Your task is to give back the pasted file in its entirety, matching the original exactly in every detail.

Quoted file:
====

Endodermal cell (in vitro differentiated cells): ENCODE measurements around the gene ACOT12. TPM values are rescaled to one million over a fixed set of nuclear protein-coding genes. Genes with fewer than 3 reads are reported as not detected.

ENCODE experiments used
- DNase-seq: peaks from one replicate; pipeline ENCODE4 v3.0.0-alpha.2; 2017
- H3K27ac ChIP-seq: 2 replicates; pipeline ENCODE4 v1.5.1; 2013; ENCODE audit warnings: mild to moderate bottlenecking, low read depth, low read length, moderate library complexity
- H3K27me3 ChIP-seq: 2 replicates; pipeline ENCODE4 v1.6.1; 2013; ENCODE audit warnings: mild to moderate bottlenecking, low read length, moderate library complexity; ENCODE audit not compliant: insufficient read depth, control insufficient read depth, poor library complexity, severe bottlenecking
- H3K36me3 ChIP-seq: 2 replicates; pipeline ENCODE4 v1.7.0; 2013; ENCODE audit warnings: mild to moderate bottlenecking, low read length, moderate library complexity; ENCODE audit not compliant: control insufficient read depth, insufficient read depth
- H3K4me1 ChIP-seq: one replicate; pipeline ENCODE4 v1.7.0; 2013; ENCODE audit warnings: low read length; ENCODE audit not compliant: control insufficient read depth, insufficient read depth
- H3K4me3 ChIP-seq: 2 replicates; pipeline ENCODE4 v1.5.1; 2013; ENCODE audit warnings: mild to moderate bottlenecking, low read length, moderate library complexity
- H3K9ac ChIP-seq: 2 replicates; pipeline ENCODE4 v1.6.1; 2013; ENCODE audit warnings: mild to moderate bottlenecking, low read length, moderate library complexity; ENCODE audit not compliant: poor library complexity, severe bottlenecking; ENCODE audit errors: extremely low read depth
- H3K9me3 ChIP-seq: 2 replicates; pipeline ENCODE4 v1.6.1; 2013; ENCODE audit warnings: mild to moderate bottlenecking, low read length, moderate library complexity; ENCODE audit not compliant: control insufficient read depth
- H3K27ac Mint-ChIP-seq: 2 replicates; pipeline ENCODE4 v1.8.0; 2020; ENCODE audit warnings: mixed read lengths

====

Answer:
Endodermal cell (in vitro differentiated cells): ENCODE measurements around the gene ACOT12. TPM values are rescaled to one million over a fixed set of nuclear protein-coding genes. Genes with fewer than 3 reads are reported as not detected.

ENCODE experiments used
- DNase-seq: peaks from one replicate; pipeline ENCODE4 v3.0.0-alpha.2; 2017
- H3K27ac ChIP-seq: 2 replicates; pipeline ENCODE4 v1.5.1; 2013; ENCODE audit warnings: mild to moderate bottlenecking, low read depth, low read length, moderate library complexity
- H3K27me3 ChIP-seq: 2 replicates; pipeline ENCODE4 v1.6.1; 2013; ENCODE audit warnings: mild to moderate bottlenecking, low read length, moderate library complexity; ENCODE audit not compliant: insufficient read depth, control insufficient read depth, poor library complexity, severe bottlenecking
- H3K36me3 ChIP-seq: 2 replicates; pipeline ENCODE4 v1.7.0; 2013; ENCODE audit warnings: mild to moderate bottlenecking, low read length, moderate library complexity; ENCODE audit not compliant: control insufficient read depth, insufficient read depth
- H3K4me1 ChIP-seq: one replicate; pipeline ENCODE4 v1.7.0; 2013; ENCODE audit warnings: low read length; ENCODE audit not compliant: control insufficient read depth, insufficient read depth
- H3K4me3 ChIP-seq: 2 replicates; pipeline ENCODE4 v1.5.1; 2013; ENCODE audit warnings: mild to moderate bottlenecking, low read length, moderate library complexity
- H3K9ac ChIP-seq: 2 replicates; pipeline ENCODE4 v1.6.1; 2013; ENCODE audit warnings: mild to moderate bottlenecking, low read length, moderate library complexity; ENCODE audit not compliant: poor library complexity, severe bottlenecking; ENCODE audit errors: extremely low read depth
- H3K9me3 ChIP-seq: 2 replicates; pipeline ENCODE4 v1.6.1; 2013; ENCODE audit warnings: mild to moderate bottlenecking, low read length, moderate library complexity; ENCODE audit not compliant: control insufficient read depth
- H3K27ac Mint-ChIP-seq: 2 replicates; pipeline ENCODE4 v1.8.0; 2020; ENCODE audit warnings: mixed read lengths